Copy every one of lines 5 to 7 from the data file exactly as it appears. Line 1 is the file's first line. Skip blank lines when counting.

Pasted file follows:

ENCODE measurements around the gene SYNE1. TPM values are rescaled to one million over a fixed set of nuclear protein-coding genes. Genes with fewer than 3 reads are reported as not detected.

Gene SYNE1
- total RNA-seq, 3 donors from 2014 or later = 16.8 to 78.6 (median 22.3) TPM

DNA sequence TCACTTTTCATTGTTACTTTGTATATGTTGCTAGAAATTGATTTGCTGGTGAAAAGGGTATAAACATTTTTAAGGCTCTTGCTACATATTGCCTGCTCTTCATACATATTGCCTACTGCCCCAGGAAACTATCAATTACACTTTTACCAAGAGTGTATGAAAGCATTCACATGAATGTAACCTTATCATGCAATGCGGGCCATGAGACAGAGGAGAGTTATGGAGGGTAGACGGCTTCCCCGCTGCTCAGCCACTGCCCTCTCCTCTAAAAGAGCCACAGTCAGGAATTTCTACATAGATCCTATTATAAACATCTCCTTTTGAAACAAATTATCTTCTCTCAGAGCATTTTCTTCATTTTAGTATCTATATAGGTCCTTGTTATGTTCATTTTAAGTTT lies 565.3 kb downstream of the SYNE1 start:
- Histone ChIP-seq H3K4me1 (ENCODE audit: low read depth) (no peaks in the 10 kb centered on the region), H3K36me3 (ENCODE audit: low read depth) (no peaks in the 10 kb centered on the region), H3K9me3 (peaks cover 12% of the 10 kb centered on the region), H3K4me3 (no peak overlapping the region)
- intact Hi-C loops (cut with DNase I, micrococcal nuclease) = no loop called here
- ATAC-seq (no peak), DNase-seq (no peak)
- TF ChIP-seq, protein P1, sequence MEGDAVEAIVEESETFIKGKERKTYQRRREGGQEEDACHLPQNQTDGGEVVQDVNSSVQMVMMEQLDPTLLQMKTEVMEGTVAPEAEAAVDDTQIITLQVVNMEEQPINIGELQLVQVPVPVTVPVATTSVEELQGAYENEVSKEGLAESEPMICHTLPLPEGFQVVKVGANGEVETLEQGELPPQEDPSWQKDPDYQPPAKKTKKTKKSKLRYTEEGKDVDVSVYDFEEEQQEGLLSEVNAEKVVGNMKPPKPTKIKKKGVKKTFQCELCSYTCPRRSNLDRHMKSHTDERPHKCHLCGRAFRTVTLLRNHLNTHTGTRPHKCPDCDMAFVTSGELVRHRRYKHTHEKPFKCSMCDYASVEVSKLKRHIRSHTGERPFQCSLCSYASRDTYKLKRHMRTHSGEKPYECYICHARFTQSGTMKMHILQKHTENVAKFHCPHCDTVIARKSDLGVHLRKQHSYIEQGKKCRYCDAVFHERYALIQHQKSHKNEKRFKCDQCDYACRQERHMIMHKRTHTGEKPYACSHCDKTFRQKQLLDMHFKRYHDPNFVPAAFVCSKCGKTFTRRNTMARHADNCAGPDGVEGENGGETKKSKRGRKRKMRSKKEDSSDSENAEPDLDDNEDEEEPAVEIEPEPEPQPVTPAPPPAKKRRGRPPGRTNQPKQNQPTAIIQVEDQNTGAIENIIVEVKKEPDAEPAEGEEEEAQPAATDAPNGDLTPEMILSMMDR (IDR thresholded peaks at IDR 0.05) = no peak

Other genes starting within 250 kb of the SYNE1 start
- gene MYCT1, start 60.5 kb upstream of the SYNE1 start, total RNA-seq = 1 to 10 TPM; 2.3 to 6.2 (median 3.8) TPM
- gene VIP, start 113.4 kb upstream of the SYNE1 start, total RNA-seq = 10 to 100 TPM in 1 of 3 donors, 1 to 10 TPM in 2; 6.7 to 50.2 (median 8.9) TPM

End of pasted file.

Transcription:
- Histone ChIP-seq H3K4me1 (ENCODE audit: low read depth) (no peaks in the 10 kb centered on the region), H3K36me3 (ENCODE audit: low read depth) (no peaks in the 10 kb centered on the region), H3K9me3 (peaks cover 12% of the 10 kb centered on the region), H3K4me3 (no peak overlapping the region)
- intact Hi-C loops (cut with DNase I, micrococcal nuclease) = no loop called here
- ATAC-seq (no peak), DNase-seq (no peak)